Social Services

If you are thinking of going into the social work profession, a question that you may want to ask yourself is, "Am I passionate about making a difference?"

If you answered, "YES!" then social work is the field for you. Social work is a profession dedicated to helping people function to the best of their ability in their own environment. We are individuals who care about people, who want to help people live improved and healthier lives, who assist others to relieve suffering, and who strive professionally to make our social "work" make a difference.

Social Work is the professional activity of helping individuals, groups, families, organizations, and communities to enhance or restore their ability for social functioning and to generate societal conditions favorable to their goal. As a field of practice, it seeks to develop the capability of clients to understand their environment, make choices, and influence their life situations through organization and advocacy.

The Social Services Technology program is a 2 year program. Our graduates gain an Associate's in Applied Science Degree in social services for direct employment after completion of the program. The Social Services Technology program also offers a Baccalaureate Preparation track that offers 2 years at Washington State Community College (WSCC) and then a transfer to an accredited (by the Council on Social Work Education) college for a B.A. in Social Work Degree.
There are multiple agencies in this field that need qualified individuals to work with people in need. The social services worker can assist in many areas, including but not limited to children's services, community health and education, elderly, mentally ill, abuse and neglect and the disabled. In addition, welfare and other social service agencies need individuals to work with the underprivileged, disadvantaged and special needs populations.

The WSCC experience encompasses actual field experience with local mental health agencies as part of the second year curriculum to apply classroom theory to actual case knowledge.


Social Workers advocate, develop new programs, work with organizations, communities and government to change legislation, policy and embark upon communal social problems. A social work career will prepare you in assisting individuals, families and groups with a wide variety of issues such as child welfare, mental health, substance abuse, domestic violence, family services, criminal justice, foster care, adoption, suicide prevention, alcohol abuse, and the elderly. Social Workers assist clients to needed social and community resources, verify eligibility or provide direct service.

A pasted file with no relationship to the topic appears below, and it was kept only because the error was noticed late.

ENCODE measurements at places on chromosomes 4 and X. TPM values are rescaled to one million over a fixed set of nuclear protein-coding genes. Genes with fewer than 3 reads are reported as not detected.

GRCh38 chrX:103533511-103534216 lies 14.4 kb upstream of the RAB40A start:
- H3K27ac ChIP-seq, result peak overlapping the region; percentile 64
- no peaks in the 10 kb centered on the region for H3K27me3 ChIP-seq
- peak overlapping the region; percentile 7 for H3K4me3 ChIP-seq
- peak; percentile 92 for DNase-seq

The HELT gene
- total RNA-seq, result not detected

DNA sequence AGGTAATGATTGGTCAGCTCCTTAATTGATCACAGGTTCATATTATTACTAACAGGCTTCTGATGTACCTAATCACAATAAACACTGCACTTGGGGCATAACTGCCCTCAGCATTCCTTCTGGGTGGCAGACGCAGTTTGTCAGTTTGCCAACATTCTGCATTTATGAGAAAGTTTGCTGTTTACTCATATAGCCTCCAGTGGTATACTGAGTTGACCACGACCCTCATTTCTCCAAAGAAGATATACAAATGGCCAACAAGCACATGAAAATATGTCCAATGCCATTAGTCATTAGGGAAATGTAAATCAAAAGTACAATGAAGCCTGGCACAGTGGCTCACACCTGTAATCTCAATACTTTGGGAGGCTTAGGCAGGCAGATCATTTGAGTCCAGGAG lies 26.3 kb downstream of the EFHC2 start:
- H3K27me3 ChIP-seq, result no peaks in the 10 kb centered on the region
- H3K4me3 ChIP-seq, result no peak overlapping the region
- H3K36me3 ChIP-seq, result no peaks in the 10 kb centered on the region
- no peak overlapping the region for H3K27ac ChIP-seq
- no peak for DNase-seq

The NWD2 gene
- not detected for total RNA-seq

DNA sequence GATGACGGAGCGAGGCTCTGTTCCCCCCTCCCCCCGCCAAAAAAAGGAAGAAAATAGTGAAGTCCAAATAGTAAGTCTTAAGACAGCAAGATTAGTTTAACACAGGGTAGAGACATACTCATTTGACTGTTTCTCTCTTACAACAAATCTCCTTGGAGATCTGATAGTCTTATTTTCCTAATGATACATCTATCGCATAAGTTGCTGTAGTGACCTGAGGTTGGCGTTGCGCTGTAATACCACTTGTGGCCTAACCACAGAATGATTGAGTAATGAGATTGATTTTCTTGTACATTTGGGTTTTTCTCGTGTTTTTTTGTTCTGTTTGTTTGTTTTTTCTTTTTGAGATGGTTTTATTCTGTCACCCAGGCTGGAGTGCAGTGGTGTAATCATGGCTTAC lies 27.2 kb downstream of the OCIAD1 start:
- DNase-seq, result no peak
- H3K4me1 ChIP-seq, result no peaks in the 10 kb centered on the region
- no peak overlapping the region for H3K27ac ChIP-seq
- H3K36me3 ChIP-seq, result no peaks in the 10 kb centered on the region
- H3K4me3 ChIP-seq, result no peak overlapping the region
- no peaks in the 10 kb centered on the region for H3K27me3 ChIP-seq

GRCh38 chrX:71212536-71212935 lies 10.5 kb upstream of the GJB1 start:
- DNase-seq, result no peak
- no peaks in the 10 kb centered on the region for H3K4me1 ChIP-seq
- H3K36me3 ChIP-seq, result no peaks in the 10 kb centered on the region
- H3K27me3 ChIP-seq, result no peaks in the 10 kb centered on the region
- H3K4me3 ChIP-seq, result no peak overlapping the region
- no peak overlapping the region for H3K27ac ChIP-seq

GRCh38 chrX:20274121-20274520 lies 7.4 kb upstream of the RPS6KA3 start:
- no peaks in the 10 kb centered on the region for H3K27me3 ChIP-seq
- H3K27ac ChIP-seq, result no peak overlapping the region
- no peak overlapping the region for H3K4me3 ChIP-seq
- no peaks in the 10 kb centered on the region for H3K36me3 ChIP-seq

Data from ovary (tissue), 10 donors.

• Graduates can apply for jobs as Case Managers, Chemical Dependency Counselors, Outreach Workers, Intake Specialist, Rehabilitation Assistants, Psychiatric Technicians and Developmental Disability Workers, Residential Counselors, Preschool Teachers, Case Managers, Social Services Assistant, Community support worker and Mental health technician

Graduates of the program will:

  • Distinguish oneself as a professional social worker and conduct oneself accordingly.
  • Engage diversity and multiculturalism in practice.
  • Combat human rights and social and economic injustice.
  • Apply knowledge of human behavior and the social environment.
  • Engage in policy practice to advance social and economic well-being and to deliver effective social work services.
  • Engage, assess, intervene, and evaluate with individuals, families, groups, organizations, and communities.
  • Consistently perform work habits such as: punctuality, productivity, verbal and written communication skills, cooperation with staff and clients and working within the policies, structures, and functions of social service agencies.
  • Apply the National Association of Social Workers (NASW) Code of Ethics and values consistent with the profession, to ethical situations.
  • Demonstrate effective interpersonal communication skills needed as a helping professional such as active listening, critical thinking, appropriate verbal and non-verbal responses and written communication.
  • Collect, organize and prioritize client assessment information needed to develop progress reports, social histories, case treatment plans and closing summaries.
  • Identify client needs and link them to available community resources.
  • Monitor and evaluate clients' success toward individualized goal attainment.
  • Identify historical and current social welfare policy issues that impact professional agencies.


Course listings with descriptions of each class may be found in the Washington State Community College Catalog.

Contact to learn more:

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